The Kansas legislature’s failure to act on Medicaid expansion is costing Neosho County citizens dearly, according to Neosho Memorial Regional Medical Center CEO Dennis Franks.
Kansas is currently one of only 12 states to have yet to implement expanded Medicaid coverage, with South Dakota soon to bring that number to 11. Medicaid expansion affords states the opportunity to provide Medicaid coverage to people who earn up to 138 percent of the federal poverty level.
“There are 395 uninsured in Neosho County that would qualify for Medicaid expansion,” said Franks, a staunch proponent of the measure.
More than 225,000 adults and 38,000 children remain uninsured in Kansas.
“Since January 1, 2014, the state of Kansas has forfeited $5.9 billion,” Franks said of the legislature’s failure to expand Medicaid.
Franks added that the passage of Medicaid expansion would enable KanCare to create 23,000 new jobs. KanCare is the program through which the state administers Medicaid.
“There are about 150,000 hardworking people who cannot access coverage statewide,” he said. “Some don’t make enough money to afford quality insurance, but have incomes that are just slightly too high to qualify for KanCare.”
Franks said that expanding Medicaid eligibility would have an immediate impact of roughly $2.96 million to the local economy via annual healthcare spending.
“That’s a lot of money for Neosho County,” he said. “That’s the bottom line — it would help people who can’t get in here to get taken care of.”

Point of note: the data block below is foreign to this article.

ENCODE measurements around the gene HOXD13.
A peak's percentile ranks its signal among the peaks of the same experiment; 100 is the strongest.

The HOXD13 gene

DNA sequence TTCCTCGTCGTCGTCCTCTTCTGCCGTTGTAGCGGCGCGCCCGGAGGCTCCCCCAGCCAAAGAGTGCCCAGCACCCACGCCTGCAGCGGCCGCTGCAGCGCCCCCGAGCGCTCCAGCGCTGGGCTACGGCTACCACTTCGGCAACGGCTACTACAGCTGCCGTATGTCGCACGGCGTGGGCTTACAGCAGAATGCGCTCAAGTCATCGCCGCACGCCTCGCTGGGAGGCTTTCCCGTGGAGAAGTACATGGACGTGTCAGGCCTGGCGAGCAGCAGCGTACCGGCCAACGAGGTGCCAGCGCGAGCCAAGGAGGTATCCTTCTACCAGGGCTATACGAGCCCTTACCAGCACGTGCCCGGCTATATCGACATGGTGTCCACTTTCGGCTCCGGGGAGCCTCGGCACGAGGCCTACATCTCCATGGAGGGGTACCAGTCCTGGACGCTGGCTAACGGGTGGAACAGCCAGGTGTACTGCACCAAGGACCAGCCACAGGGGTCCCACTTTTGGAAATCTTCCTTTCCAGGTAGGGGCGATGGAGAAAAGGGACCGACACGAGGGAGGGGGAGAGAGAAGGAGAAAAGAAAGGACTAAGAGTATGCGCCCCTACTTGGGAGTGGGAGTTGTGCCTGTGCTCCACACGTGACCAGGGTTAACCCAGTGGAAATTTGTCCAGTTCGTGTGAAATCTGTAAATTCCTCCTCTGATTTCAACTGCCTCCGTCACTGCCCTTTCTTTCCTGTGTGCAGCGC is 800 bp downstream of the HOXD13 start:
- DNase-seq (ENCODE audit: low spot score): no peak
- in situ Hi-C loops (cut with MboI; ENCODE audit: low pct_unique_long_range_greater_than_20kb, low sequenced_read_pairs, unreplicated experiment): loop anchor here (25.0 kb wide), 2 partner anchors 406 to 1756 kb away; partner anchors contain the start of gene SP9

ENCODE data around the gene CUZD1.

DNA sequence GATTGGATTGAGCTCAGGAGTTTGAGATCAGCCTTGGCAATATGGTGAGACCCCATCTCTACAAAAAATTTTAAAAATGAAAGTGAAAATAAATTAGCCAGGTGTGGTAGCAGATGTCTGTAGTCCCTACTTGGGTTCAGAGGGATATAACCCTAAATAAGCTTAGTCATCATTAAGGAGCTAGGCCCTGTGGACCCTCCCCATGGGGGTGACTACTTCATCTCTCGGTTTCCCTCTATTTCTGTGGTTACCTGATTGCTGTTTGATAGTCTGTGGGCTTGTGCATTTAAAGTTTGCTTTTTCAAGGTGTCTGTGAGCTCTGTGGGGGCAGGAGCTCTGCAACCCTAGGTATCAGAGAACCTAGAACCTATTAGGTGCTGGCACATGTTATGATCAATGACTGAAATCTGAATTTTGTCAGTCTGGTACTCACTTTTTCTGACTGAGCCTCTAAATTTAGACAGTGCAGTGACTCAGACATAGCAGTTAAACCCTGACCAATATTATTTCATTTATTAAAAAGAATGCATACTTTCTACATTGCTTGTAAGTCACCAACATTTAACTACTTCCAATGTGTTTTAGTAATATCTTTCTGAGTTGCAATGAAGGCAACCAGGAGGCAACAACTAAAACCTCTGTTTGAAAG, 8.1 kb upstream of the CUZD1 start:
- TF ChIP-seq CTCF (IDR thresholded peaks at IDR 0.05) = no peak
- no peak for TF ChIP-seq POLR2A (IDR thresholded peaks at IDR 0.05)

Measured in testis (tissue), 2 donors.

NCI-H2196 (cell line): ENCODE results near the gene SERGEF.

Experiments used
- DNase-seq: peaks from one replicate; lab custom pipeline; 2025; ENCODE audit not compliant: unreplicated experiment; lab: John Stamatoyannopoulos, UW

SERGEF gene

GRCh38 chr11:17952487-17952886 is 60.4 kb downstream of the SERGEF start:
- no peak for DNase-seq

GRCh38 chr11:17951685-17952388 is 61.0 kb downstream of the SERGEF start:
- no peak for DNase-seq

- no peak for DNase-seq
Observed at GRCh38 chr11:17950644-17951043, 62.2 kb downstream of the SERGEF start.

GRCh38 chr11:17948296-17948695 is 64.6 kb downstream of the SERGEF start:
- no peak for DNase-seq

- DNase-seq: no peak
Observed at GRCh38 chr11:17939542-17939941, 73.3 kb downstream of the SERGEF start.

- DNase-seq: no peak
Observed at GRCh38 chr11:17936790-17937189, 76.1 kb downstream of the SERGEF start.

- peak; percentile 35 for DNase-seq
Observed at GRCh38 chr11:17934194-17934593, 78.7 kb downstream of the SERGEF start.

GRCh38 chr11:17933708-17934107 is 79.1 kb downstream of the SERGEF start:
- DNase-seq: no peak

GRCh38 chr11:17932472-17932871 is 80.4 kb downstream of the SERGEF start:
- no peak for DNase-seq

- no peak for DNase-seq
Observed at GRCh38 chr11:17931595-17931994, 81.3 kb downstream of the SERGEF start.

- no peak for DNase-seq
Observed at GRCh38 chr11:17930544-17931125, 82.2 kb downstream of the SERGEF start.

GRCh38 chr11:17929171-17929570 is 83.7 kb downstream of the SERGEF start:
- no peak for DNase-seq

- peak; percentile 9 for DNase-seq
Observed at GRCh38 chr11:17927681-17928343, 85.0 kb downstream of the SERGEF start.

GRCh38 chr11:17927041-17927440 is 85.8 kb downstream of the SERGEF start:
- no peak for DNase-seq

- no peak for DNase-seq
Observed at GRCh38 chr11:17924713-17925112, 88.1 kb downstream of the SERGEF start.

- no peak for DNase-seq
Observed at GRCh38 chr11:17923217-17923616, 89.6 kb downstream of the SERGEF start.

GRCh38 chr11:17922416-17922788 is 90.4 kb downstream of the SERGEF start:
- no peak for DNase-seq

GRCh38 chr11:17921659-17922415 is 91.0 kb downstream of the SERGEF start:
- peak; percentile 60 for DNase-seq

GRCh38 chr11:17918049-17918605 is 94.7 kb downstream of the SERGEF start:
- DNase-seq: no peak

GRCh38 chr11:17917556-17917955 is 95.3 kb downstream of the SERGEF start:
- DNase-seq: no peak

Franks has extensive expertise in the area of Medicaid expansion, having spent nine years as a board member for the Kansas Hospital Association. That board has lobbied the Kansas legislature to pass Medicaid expansion on multiple occasions, failing to push it across the finish line each time.
“We got close,” Franks said.
The total annual net loss for NMRMC as it relates to Medicaid write-offs is projected to be $96 million for the year, a staggering figure according to Franks.
“The county is losing an average of $800,000 a month,” Franks said, noting that those costs are split between the categories of bad debt and charity care.
A portion of the princely sum is recouped through Medicare reimbursement. NMRMC Chief Financial Officer Katie Tinsley told The Tribune that the hospital is reimbursed 65 percent of its Medicare bad debt, but that it only accounts for a fraction of the estimated $800,000 monthly figure.
“We do get to claim and recoup 65 percent of those bad debts that are written off in that cost report year,” she said, referencing the unpaid beneficiary cost-sharing amount.
Franks said that monthly Medicaid costs have skyrocketed over the past year, and that NMRMC was previously on the hook for closer to $400,000 per month, attributing soaring inflation and other mitigating factors to the new average total.
Medicaid expansion would serve as a lifeline for hospitals in rural Kansas, Franks said.